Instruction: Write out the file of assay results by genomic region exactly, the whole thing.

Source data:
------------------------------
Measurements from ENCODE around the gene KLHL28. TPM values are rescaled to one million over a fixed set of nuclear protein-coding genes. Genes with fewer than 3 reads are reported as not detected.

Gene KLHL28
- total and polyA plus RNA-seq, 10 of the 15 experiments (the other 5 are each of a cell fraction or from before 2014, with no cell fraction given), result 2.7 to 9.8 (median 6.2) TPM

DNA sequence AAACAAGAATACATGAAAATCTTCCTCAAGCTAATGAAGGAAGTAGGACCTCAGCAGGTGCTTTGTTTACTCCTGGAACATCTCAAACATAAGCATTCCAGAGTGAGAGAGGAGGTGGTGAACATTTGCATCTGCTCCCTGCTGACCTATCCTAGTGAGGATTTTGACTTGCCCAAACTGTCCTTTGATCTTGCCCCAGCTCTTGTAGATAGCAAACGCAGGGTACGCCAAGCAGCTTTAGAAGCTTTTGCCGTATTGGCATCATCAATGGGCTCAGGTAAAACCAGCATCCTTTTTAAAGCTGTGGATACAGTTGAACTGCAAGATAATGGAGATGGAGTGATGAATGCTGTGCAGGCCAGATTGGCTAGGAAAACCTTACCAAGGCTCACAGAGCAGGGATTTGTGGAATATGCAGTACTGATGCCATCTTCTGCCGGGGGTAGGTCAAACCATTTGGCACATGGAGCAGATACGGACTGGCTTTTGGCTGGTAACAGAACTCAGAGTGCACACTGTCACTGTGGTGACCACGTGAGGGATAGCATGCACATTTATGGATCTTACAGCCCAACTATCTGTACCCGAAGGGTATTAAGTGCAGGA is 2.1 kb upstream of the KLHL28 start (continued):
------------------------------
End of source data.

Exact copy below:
Measurements from ENCODE around the gene KLHL28. TPM values are rescaled to one million over a fixed set of nuclear protein-coding genes. Genes with fewer than 3 reads are reported as not detected.

Gene KLHL28
- total and polyA plus RNA-seq, 10 of the 15 experiments (the other 5 are each of a cell fraction or from before 2014, with no cell fraction given), result 2.7 to 9.8 (median 6.2) TPM

DNA sequence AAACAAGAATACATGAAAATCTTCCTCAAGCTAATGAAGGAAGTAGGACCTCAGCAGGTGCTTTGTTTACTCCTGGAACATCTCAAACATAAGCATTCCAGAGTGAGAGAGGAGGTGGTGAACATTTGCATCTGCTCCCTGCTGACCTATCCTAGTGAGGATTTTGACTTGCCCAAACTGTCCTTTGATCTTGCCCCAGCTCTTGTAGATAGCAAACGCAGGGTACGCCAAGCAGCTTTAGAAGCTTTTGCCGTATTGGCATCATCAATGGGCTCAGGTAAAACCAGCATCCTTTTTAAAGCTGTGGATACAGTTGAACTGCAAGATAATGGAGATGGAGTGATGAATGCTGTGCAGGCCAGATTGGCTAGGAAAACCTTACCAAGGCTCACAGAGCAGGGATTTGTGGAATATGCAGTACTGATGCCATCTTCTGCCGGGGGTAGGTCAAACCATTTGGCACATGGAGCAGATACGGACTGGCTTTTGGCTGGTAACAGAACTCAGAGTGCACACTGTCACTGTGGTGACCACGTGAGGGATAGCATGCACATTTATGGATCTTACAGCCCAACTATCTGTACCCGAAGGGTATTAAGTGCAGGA is 2.1 kb upstream of the KLHL28 start (continued):